HOUSTON (Reuters) - U.S. safety regulators on Friday hit oil giant BP BP.LBP.N with a record $87.4- million fine for failing to fix safety violations at its Texas City, Texas, refinery after a deadly 2005 explosion.
In announcing the fines, U.S. Labor Secretary Hilda Solis said old and new safety violations found by the U.S. Occupational Safety and Health Administration at the nation’s third largest refinery “could lead to another catastrophe” like the 2005 explosion that killed 15 workers and injured 180.
BP filed a contest to the fine, calling OSHA’s actions disappointing as the company believed the Texas City refinery had honored a 2005 agreement with the agency to fix safety problems that led to the blast.
BP said contesting the fine will send the dispute to a U.S. administrative law judge for a ruling. BP also has an appeal pending before the Occupational Safety and Health Review Commission, an independent panel that reviews OSHA actions.
“We believe our efforts at the Texas City refinery to improve process safety performance have been among the most strenuous and comprehensive that the refining industry has ever seen,” said Texas City Refinery Manager Keith Casey in a statement.
A United Steelworkers safety official said the union, which represents Texas City refinery workers, would seek to participate in any settlement talks or hearings before the commission and judge.
“We want this settlement to be fair to company, fair to OSHA and especially fair to workers and to the community around the refinery,” said the USW’s Michael Wright.
Of the fine, $56.7 million was for 270 instances of failure to abate problems found in 2005. The remaining $30.7 million was for 439 new willful violations of industry process safety standards, OSHA said.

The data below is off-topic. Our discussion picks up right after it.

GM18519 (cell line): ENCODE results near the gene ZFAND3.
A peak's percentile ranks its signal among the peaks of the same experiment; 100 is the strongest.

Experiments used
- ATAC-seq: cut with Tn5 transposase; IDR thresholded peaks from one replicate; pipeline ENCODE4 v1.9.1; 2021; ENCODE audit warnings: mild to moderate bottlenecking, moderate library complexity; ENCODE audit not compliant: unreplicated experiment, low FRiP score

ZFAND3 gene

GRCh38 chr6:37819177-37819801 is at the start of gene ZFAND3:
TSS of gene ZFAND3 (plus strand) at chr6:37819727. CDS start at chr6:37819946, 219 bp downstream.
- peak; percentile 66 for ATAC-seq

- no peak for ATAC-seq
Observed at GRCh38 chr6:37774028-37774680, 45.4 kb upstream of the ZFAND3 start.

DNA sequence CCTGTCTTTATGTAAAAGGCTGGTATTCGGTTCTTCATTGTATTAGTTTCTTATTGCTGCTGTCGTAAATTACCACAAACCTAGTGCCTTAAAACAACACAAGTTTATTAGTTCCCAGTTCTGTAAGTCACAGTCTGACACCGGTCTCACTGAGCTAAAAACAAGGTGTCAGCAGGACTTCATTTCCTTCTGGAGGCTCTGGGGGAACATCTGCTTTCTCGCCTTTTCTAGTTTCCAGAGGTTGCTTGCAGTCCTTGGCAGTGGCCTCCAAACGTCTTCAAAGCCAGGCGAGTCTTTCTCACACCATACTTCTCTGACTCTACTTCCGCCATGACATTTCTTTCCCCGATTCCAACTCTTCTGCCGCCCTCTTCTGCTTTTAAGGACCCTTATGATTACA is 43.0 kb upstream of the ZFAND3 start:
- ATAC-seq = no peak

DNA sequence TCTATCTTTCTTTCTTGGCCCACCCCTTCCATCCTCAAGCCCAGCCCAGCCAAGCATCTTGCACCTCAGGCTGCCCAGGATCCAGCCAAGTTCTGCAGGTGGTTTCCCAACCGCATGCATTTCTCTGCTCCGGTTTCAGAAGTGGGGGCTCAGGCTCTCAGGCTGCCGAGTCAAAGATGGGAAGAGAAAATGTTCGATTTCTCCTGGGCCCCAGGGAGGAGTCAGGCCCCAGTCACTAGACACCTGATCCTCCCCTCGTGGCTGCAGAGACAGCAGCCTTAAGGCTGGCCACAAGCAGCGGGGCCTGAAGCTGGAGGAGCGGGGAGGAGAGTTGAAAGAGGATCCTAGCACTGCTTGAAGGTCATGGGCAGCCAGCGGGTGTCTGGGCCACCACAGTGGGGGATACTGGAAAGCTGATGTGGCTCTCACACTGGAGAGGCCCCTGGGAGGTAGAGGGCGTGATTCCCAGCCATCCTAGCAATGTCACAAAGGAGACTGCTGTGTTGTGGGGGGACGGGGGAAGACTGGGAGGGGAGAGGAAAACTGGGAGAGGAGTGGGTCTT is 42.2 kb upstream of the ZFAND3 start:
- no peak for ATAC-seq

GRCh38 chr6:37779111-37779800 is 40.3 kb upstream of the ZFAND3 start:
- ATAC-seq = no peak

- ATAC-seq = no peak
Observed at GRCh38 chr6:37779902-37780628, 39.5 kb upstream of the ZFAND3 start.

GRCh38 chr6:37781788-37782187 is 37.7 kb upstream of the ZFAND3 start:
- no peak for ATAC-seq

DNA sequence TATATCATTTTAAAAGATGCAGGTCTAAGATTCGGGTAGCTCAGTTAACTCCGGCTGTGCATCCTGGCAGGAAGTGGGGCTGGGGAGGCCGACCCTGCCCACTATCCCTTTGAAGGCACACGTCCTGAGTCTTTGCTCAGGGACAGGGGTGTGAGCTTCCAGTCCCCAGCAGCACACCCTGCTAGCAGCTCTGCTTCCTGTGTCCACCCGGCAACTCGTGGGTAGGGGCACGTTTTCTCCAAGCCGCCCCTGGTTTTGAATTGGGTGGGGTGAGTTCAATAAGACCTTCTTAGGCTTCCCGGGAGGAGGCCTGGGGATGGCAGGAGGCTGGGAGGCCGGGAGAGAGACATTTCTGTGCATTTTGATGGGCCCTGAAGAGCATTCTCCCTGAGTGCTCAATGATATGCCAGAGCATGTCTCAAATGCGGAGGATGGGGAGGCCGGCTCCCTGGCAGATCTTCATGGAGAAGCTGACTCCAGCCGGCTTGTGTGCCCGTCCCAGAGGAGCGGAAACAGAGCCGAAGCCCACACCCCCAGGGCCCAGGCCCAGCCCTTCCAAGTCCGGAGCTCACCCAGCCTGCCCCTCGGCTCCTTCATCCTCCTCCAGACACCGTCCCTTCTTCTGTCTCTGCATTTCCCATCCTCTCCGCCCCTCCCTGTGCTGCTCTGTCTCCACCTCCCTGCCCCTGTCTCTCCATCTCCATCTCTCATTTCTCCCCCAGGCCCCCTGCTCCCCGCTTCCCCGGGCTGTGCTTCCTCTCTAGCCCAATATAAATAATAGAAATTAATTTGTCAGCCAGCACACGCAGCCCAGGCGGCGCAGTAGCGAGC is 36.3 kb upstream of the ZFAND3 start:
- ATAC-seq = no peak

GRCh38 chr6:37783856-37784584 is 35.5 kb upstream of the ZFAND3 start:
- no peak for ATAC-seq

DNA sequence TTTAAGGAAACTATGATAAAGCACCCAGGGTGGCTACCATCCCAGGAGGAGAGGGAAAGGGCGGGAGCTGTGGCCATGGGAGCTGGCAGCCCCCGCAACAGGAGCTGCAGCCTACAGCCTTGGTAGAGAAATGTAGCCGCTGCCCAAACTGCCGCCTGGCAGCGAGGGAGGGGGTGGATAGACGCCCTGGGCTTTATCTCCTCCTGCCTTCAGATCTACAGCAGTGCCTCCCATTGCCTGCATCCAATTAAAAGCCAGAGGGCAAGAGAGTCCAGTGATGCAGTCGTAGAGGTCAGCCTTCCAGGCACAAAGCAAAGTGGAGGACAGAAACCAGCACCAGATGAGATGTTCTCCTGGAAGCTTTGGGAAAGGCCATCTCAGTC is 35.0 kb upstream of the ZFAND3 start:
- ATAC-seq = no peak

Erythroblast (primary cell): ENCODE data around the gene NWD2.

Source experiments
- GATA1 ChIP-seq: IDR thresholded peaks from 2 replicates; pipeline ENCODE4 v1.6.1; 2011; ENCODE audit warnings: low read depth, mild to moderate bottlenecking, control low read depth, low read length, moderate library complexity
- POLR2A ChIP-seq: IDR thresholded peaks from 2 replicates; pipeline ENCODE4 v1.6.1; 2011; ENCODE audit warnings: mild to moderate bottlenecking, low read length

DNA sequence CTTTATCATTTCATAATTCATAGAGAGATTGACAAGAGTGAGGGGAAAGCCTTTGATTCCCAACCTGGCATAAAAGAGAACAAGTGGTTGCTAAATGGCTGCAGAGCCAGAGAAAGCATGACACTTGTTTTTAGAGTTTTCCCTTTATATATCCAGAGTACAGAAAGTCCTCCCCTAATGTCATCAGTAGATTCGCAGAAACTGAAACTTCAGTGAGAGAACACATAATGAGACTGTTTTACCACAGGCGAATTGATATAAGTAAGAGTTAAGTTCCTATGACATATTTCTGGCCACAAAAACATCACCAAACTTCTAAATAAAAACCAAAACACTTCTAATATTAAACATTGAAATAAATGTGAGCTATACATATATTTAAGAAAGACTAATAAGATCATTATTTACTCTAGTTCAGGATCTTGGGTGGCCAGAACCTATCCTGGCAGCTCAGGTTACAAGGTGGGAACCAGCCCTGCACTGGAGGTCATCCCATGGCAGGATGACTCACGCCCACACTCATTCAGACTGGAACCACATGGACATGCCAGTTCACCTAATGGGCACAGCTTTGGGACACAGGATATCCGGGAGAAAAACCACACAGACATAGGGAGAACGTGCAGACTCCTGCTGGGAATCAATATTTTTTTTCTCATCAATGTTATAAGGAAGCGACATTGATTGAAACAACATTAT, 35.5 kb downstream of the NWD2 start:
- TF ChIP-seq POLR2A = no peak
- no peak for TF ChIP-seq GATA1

BP took multiple steps to fix problems found at Texas City in the first three years after the 2005 blast, “but later their commitment waned,” said Dean McDaniel, OSHA regional administrator.
The multiple life-threatening problems raise questions about, said a Labor Department official.
“There are some serious systemic safety problems within the corporation, specifically within this refinery as well,” said Jordan Barab, acting assistant labor secretary for OSHA.
The U.S. Chemical Safety Board said the refinery industry has problems beyond Texas City. The board had concluded in 2007 after a two-year probe that BP suffered from a broken safety culture in which warnings of disaster were ignored in pursuit of profit.
“While OSHA reported that a potential for another catastrophic accident remains at BP Texas City, the CSB has found that safety problems continue across the U.S. refinery industry,” board Chairman John Bresland said in a statement.
In 2005, BP paid a then-record $21.3 million fine to OSHA and entered into a four-year agreement with the agency. As the agreement neared its end in September, OSHA warned the company that numerous problems remained.
“BP gets to claim they have the No. 1 and No. 2 largest fines of any industry under OSHA supervision,” said Brent Coon, attorney for victims of the BP blast.
BP has said it has invested more than $1 billion to repair safety problems at Texas City. The company has paid more than $2 billion to settle civil lawsuits stemming from the blast.
Earlier this year, BP pleaded guilty to criminal charges in the explosion and paid a $50-million fine to the U.S. Justice Department. The company was placed on three years’ probation, a condition of which was fulfilling the agreement with OSHA.
The U.S. attorney’s office in Houston was reviewing OSHA’s action, a spokeswoman said in a statement.
“We will take all appropriate actions to ensure the plea agreement is not violated and cannot comment further at this time,” said Angela Dodge, spokeswoman for the U.S. attorney’s office.
Eva Rowe, who lost both her parents in the explosion hailed OSHA’s action.
“I think it’s fantastic OSHA is standing up to BP,” Rowe said in a statement issued by her attorney. “I hope that this will still lead to criminal prosecution and conviction of the BP officials that were responsible.”
Editing by Marguerita Choy and David Gregorio
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